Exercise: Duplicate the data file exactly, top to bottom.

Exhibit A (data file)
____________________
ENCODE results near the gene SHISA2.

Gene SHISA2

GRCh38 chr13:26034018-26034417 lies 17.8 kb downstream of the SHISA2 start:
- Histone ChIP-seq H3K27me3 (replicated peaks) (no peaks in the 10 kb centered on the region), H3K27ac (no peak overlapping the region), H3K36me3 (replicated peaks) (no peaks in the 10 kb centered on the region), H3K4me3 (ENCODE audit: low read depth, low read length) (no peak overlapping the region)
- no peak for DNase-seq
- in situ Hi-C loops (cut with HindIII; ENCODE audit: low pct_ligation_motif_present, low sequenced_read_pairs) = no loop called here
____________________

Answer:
ENCODE results near the gene SHISA2.

Gene SHISA2

GRCh38 chr13:26034018-26034417 lies 17.8 kb downstream of the SHISA2 start:
- Histone ChIP-seq H3K27me3 (replicated peaks) (no peaks in the 10 kb centered on the region), H3K27ac (no peak overlapping the region), H3K36me3 (replicated peaks) (no peaks in the 10 kb centered on the region), H3K4me3 (ENCODE audit: low read depth, low read length) (no peak overlapping the region)
- no peak for DNase-seq
- in situ Hi-C loops (cut with HindIII; ENCODE audit: low pct_ligation_motif_present, low sequenced_read_pairs) = no loop called here